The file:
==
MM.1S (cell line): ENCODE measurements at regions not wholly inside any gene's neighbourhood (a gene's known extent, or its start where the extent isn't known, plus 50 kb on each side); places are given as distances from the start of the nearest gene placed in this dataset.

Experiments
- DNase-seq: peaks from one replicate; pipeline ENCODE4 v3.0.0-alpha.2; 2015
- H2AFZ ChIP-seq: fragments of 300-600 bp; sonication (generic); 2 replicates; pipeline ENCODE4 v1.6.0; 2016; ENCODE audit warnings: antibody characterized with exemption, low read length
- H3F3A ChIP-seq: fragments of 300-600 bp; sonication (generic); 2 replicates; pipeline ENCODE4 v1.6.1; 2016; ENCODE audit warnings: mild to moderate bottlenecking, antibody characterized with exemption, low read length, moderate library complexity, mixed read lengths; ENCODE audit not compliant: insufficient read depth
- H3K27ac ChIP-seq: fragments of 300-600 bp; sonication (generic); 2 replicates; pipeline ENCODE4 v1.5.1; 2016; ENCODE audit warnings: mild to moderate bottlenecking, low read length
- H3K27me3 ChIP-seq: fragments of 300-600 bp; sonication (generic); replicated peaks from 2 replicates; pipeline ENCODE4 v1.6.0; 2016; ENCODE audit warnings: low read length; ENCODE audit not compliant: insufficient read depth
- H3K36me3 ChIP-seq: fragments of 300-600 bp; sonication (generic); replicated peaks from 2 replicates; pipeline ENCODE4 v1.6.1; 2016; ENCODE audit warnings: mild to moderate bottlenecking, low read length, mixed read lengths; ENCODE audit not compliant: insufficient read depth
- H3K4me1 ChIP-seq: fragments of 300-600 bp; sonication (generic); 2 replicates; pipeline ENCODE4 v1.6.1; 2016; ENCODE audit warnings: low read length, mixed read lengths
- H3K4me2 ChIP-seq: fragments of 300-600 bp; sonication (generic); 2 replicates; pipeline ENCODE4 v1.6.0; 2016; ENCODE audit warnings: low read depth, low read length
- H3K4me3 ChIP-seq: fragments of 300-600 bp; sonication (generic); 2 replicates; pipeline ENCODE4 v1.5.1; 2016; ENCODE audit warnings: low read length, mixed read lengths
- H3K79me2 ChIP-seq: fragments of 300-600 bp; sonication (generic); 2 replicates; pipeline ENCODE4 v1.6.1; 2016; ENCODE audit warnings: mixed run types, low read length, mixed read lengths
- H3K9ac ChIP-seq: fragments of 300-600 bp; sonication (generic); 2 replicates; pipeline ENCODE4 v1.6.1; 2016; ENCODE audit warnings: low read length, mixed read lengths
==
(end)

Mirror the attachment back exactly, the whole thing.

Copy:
MM.1S (cell line): ENCODE measurements at regions not wholly inside any gene's neighbourhood (a gene's known extent, or its start where the extent isn't known, plus 50 kb on each side); places are given as distances from the start of the nearest gene placed in this dataset.

Experiments
- DNase-seq: peaks from one replicate; pipeline ENCODE4 v3.0.0-alpha.2; 2015
- H2AFZ ChIP-seq: fragments of 300-600 bp; sonication (generic); 2 replicates; pipeline ENCODE4 v1.6.0; 2016; ENCODE audit warnings: antibody characterized with exemption, low read length
- H3F3A ChIP-seq: fragments of 300-600 bp; sonication (generic); 2 replicates; pipeline ENCODE4 v1.6.1; 2016; ENCODE audit warnings: mild to moderate bottlenecking, antibody characterized with exemption, low read length, moderate library complexity, mixed read lengths; ENCODE audit not compliant: insufficient read depth
- H3K27ac ChIP-seq: fragments of 300-600 bp; sonication (generic); 2 replicates; pipeline ENCODE4 v1.5.1; 2016; ENCODE audit warnings: mild to moderate bottlenecking, low read length
- H3K27me3 ChIP-seq: fragments of 300-600 bp; sonication (generic); replicated peaks from 2 replicates; pipeline ENCODE4 v1.6.0; 2016; ENCODE audit warnings: low read length; ENCODE audit not compliant: insufficient read depth
- H3K36me3 ChIP-seq: fragments of 300-600 bp; sonication (generic); replicated peaks from 2 replicates; pipeline ENCODE4 v1.6.1; 2016; ENCODE audit warnings: mild to moderate bottlenecking, low read length, mixed read lengths; ENCODE audit not compliant: insufficient read depth
- H3K4me1 ChIP-seq: fragments of 300-600 bp; sonication (generic); 2 replicates; pipeline ENCODE4 v1.6.1; 2016; ENCODE audit warnings: low read length, mixed read lengths
- H3K4me2 ChIP-seq: fragments of 300-600 bp; sonication (generic); 2 replicates; pipeline ENCODE4 v1.6.0; 2016; ENCODE audit warnings: low read depth, low read length
- H3K4me3 ChIP-seq: fragments of 300-600 bp; sonication (generic); 2 replicates; pipeline ENCODE4 v1.5.1; 2016; ENCODE audit warnings: low read length, mixed read lengths
- H3K79me2 ChIP-seq: fragments of 300-600 bp; sonication (generic); 2 replicates; pipeline ENCODE4 v1.6.1; 2016; ENCODE audit warnings: mixed run types, low read length, mixed read lengths
- H3K9ac ChIP-seq: fragments of 300-600 bp; sonication (generic); 2 replicates; pipeline ENCODE4 v1.6.1; 2016; ENCODE audit warnings: low read length, mixed read lengths